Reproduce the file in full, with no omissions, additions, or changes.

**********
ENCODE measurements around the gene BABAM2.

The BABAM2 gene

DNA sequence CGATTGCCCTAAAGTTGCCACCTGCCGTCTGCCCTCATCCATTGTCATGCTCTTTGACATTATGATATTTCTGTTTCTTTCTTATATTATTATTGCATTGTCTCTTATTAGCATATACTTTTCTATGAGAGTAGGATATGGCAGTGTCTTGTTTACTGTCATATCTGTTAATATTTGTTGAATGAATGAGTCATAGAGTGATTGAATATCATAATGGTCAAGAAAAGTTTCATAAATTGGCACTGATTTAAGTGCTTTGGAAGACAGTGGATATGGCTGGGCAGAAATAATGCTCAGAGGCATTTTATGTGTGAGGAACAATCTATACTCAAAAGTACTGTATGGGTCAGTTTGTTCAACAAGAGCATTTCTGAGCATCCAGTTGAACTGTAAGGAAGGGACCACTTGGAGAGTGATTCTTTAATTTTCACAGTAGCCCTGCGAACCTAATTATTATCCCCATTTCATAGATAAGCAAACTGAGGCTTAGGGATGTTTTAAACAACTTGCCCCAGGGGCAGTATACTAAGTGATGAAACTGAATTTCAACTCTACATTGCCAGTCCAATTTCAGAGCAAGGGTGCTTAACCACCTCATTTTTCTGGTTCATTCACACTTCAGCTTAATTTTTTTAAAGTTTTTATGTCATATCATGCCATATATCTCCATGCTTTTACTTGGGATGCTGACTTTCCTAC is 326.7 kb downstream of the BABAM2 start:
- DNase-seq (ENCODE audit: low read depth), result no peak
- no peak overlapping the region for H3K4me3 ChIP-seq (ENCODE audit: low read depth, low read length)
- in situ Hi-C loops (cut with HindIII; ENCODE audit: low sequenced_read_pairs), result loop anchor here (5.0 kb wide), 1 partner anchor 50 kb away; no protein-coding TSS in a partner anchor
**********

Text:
ENCODE measurements around the gene BABAM2.

The BABAM2 gene

DNA sequence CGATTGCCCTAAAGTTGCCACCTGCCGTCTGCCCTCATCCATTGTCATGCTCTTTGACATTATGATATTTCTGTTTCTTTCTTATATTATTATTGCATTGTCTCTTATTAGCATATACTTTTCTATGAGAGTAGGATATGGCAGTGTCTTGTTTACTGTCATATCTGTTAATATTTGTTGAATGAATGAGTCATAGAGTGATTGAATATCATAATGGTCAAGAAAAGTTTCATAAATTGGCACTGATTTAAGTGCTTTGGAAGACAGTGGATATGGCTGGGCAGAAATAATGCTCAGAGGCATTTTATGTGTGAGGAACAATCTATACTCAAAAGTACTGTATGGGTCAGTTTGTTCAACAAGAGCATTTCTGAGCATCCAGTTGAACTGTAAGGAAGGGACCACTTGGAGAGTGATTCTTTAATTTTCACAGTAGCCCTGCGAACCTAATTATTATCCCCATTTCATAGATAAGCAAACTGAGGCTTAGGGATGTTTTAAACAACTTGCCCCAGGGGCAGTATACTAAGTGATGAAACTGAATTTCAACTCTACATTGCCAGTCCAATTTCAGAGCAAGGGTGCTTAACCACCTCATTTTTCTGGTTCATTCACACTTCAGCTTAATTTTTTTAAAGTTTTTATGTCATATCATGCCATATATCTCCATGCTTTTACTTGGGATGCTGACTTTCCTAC is 326.7 kb downstream of the BABAM2 start:
- DNase-seq (ENCODE audit: low read depth), result no peak
- no peak overlapping the region for H3K4me3 ChIP-seq (ENCODE audit: low read depth, low read length)
- in situ Hi-C loops (cut with HindIII; ENCODE audit: low sequenced_read_pairs), result loop anchor here (5.0 kb wide), 1 partner anchor 50 kb away; no protein-coding TSS in a partner anchor